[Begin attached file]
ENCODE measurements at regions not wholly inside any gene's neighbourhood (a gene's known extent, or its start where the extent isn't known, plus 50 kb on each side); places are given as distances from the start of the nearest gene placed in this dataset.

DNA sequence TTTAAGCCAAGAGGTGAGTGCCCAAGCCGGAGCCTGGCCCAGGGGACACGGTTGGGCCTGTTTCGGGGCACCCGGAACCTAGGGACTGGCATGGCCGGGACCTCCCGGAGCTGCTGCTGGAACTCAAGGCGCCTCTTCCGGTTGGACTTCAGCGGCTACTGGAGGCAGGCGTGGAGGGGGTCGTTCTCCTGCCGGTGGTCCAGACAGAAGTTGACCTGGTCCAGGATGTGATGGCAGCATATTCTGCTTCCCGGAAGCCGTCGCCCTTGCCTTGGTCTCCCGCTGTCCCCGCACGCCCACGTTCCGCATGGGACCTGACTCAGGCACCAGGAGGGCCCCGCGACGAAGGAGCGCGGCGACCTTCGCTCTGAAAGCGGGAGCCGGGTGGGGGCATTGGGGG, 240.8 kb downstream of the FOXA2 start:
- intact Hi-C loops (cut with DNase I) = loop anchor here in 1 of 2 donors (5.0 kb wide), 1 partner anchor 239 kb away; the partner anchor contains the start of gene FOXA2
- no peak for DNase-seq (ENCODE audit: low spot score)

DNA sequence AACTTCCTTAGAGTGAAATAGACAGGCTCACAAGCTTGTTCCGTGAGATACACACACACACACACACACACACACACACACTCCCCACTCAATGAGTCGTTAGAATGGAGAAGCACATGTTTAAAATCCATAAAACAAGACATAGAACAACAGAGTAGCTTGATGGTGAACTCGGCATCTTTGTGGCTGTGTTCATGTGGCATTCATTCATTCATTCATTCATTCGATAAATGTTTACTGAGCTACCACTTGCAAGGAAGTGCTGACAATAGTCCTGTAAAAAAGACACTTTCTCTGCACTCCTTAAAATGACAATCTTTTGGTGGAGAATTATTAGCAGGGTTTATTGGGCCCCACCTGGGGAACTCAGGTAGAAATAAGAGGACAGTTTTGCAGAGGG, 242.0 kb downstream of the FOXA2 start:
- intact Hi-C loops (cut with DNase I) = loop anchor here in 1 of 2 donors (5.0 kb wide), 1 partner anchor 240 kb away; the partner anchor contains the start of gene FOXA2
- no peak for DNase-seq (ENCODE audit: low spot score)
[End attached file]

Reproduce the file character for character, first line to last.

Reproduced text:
ENCODE measurements at regions not wholly inside any gene's neighbourhood (a gene's known extent, or its start where the extent isn't known, plus 50 kb on each side); places are given as distances from the start of the nearest gene placed in this dataset.

DNA sequence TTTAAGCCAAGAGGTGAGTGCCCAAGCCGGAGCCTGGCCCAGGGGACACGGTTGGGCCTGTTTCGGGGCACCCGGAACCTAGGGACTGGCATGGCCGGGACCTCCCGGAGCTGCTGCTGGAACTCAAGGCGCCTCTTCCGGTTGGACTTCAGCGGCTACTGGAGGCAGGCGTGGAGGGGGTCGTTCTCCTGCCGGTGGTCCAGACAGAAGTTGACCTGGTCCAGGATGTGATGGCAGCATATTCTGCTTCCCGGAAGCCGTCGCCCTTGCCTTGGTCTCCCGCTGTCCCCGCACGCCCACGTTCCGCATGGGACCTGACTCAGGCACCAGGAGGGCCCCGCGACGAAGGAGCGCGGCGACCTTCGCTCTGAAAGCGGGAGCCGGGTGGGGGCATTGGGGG, 240.8 kb downstream of the FOXA2 start:
- intact Hi-C loops (cut with DNase I) = loop anchor here in 1 of 2 donors (5.0 kb wide), 1 partner anchor 239 kb away; the partner anchor contains the start of gene FOXA2
- no peak for DNase-seq (ENCODE audit: low spot score)

DNA sequence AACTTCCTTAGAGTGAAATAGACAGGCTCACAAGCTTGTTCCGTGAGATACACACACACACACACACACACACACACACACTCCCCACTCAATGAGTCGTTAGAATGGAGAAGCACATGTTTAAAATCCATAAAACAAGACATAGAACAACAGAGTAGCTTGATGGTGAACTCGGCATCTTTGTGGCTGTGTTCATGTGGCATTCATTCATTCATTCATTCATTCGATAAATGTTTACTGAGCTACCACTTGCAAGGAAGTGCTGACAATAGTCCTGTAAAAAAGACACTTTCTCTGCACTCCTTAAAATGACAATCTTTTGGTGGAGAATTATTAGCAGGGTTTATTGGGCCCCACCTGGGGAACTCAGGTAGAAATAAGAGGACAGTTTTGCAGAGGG, 242.0 kb downstream of the FOXA2 start:
- intact Hi-C loops (cut with DNase I) = loop anchor here in 1 of 2 donors (5.0 kb wide), 1 partner anchor 240 kb away; the partner anchor contains the start of gene FOXA2
- no peak for DNase-seq (ENCODE audit: low spot score)